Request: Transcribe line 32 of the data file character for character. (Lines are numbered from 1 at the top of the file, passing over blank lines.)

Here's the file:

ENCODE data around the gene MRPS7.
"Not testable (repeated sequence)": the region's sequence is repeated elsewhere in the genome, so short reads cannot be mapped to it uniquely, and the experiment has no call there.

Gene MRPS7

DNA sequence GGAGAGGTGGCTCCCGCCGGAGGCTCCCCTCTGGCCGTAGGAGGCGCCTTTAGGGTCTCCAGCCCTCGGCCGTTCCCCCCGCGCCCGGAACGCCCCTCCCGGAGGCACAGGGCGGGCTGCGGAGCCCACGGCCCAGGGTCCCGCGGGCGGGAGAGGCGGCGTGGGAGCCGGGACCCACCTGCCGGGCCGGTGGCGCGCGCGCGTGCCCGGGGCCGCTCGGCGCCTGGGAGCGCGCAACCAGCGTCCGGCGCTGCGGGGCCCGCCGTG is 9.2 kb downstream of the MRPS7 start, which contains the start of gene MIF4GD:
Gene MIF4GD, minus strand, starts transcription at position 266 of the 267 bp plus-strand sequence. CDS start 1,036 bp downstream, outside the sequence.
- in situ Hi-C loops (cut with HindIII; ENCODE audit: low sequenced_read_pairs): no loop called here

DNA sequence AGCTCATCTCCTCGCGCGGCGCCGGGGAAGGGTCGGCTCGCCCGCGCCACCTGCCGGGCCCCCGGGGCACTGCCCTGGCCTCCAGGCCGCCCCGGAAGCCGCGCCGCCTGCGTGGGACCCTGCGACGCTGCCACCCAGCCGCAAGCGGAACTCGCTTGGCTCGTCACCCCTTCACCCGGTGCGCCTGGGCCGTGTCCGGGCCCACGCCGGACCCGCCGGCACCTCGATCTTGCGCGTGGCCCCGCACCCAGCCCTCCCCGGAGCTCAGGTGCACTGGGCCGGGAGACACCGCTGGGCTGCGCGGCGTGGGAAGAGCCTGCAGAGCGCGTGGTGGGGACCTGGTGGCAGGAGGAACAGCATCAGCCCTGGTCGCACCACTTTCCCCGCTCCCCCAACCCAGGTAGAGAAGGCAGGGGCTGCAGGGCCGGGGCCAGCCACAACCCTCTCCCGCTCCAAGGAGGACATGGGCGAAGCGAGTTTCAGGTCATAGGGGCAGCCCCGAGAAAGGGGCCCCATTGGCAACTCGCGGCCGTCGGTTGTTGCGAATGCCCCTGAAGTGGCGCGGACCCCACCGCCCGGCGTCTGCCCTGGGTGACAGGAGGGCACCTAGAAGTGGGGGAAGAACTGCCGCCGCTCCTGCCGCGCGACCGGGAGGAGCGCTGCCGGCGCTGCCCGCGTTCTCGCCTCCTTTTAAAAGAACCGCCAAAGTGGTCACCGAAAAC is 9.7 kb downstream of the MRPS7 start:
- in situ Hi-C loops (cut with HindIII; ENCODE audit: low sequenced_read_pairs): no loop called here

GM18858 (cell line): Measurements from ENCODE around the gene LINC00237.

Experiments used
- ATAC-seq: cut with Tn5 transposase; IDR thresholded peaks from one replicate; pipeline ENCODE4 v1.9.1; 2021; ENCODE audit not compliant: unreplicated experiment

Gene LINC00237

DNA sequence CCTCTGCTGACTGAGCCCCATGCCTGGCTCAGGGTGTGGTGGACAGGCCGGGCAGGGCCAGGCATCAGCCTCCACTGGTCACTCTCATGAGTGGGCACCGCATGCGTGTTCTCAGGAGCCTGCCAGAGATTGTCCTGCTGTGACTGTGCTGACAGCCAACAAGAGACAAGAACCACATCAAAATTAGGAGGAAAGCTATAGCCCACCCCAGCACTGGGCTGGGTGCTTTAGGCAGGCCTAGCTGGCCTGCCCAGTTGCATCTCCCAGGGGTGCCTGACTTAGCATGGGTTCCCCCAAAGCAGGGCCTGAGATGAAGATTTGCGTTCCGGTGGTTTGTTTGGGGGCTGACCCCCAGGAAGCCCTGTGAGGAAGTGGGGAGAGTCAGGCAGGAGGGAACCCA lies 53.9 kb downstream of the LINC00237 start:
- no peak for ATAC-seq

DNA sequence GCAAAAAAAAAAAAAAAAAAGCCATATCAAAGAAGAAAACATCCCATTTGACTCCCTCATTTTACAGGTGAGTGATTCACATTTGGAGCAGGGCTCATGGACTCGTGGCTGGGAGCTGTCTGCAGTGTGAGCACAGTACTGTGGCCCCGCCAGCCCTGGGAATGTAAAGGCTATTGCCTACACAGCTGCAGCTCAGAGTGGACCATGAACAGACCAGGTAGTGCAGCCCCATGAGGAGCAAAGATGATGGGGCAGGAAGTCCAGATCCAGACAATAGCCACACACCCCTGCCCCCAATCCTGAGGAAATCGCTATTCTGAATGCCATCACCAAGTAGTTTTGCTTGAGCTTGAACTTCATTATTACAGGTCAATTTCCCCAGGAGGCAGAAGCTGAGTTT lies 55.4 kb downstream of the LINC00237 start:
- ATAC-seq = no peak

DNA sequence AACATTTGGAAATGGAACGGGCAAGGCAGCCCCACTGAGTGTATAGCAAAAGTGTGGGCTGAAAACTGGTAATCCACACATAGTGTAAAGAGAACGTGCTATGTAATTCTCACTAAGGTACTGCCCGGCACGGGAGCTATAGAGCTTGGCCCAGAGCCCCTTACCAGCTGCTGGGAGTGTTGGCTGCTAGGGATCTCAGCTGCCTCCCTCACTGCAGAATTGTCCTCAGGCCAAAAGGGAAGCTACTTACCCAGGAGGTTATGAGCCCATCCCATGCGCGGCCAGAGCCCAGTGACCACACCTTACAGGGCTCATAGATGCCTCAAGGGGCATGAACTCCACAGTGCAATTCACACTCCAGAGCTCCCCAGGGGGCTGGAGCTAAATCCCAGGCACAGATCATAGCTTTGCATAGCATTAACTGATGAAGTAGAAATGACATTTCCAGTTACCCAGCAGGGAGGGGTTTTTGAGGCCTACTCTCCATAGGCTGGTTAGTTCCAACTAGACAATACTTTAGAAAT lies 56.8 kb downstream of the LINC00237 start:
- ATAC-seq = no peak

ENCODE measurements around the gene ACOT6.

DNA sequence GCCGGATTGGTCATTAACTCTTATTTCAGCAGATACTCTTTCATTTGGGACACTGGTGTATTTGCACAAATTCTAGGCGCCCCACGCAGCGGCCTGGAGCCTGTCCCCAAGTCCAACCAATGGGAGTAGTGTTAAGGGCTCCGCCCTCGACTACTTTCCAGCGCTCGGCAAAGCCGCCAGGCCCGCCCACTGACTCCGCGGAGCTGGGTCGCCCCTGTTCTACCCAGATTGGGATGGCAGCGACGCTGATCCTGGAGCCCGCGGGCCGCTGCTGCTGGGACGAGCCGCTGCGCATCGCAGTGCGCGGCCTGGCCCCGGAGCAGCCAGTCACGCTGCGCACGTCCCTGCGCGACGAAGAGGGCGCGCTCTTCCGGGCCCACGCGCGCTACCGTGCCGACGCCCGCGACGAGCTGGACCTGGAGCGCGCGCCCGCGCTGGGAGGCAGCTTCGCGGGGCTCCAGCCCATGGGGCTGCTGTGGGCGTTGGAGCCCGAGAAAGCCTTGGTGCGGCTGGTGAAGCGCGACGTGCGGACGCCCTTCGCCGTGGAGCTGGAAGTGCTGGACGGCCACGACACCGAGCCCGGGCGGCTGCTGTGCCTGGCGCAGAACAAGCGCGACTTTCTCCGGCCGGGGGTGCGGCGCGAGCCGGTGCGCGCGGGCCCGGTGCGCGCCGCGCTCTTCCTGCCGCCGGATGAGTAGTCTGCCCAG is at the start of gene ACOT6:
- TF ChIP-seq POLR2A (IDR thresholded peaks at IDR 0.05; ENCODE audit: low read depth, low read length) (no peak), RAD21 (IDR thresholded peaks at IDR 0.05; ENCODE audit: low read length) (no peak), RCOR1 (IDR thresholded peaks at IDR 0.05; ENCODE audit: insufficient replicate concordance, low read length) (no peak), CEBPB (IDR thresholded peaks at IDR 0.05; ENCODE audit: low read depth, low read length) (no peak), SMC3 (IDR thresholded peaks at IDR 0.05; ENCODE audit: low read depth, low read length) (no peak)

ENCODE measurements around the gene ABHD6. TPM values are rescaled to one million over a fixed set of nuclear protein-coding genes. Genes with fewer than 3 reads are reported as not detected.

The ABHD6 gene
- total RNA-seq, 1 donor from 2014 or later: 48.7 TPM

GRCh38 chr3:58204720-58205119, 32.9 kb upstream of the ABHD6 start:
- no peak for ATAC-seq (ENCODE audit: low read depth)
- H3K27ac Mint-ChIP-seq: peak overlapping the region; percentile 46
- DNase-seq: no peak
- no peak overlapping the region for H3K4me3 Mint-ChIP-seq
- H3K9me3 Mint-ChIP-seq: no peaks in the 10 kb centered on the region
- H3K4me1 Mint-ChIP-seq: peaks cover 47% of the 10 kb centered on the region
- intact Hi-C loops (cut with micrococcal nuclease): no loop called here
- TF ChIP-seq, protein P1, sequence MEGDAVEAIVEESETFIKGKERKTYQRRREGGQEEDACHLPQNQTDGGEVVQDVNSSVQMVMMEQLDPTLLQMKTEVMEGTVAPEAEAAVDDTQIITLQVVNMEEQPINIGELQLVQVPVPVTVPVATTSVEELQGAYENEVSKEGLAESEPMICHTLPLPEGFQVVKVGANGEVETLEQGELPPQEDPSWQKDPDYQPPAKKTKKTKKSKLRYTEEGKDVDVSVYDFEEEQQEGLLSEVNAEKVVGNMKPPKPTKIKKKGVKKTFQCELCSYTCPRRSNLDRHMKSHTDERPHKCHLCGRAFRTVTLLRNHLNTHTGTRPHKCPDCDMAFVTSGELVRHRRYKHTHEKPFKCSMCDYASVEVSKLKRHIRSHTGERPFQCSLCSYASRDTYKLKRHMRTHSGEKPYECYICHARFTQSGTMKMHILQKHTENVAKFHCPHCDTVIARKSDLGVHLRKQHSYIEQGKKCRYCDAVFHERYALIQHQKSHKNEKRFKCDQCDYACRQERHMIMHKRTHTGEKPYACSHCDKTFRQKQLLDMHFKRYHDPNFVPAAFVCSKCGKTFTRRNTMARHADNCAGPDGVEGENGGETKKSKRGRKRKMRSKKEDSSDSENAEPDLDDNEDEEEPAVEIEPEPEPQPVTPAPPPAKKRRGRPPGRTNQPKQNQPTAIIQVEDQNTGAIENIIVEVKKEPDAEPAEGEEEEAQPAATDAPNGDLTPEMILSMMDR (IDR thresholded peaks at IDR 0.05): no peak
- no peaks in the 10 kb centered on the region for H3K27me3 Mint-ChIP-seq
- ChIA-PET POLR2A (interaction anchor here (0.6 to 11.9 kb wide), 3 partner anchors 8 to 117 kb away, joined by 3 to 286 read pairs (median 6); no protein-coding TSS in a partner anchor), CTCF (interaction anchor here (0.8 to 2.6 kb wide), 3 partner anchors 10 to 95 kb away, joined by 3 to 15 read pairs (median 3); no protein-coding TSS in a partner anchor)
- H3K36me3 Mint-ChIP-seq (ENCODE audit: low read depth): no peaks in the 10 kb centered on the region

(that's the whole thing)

- intact Hi-C loops (cut with micrococcal nuclease): no loop called here